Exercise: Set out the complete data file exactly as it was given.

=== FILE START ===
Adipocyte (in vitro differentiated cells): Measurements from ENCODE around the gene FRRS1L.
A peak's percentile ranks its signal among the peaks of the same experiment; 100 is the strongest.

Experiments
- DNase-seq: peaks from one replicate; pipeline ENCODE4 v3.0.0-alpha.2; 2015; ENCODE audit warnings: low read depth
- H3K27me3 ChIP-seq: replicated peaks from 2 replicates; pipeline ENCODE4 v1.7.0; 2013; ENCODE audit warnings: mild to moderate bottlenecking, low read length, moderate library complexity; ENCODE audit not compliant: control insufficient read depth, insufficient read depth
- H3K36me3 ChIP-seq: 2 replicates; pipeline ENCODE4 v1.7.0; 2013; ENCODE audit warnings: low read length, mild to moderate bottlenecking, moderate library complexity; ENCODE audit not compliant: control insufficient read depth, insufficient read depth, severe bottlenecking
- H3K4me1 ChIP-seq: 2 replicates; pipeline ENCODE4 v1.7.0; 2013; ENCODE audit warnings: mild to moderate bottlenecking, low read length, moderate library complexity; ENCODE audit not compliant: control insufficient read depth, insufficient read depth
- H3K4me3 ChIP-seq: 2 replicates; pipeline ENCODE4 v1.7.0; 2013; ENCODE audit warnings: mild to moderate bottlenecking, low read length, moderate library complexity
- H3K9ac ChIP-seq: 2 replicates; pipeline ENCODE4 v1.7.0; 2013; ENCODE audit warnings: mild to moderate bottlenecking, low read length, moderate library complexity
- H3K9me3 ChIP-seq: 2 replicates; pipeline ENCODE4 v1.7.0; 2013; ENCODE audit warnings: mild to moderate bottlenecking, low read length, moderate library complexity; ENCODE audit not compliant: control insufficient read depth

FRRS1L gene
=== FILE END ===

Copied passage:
Adipocyte (in vitro differentiated cells): Measurements from ENCODE around the gene FRRS1L.
A peak's percentile ranks its signal among the peaks of the same experiment; 100 is the strongest.

Experiments
- DNase-seq: peaks from one replicate; pipeline ENCODE4 v3.0.0-alpha.2; 2015; ENCODE audit warnings: low read depth
- H3K27me3 ChIP-seq: replicated peaks from 2 replicates; pipeline ENCODE4 v1.7.0; 2013; ENCODE audit warnings: mild to moderate bottlenecking, low read length, moderate library complexity; ENCODE audit not compliant: control insufficient read depth, insufficient read depth
- H3K36me3 ChIP-seq: 2 replicates; pipeline ENCODE4 v1.7.0; 2013; ENCODE audit warnings: low read length, mild to moderate bottlenecking, moderate library complexity; ENCODE audit not compliant: control insufficient read depth, insufficient read depth, severe bottlenecking
- H3K4me1 ChIP-seq: 2 replicates; pipeline ENCODE4 v1.7.0; 2013; ENCODE audit warnings: mild to moderate bottlenecking, low read length, moderate library complexity; ENCODE audit not compliant: control insufficient read depth, insufficient read depth
- H3K4me3 ChIP-seq: 2 replicates; pipeline ENCODE4 v1.7.0; 2013; ENCODE audit warnings: mild to moderate bottlenecking, low read length, moderate library complexity
- H3K9ac ChIP-seq: 2 replicates; pipeline ENCODE4 v1.7.0; 2013; ENCODE audit warnings: mild to moderate bottlenecking, low read length, moderate library complexity
- H3K9me3 ChIP-seq: 2 replicates; pipeline ENCODE4 v1.7.0; 2013; ENCODE audit warnings: mild to moderate bottlenecking, low read length, moderate library complexity; ENCODE audit not compliant: control insufficient read depth

FRRS1L gene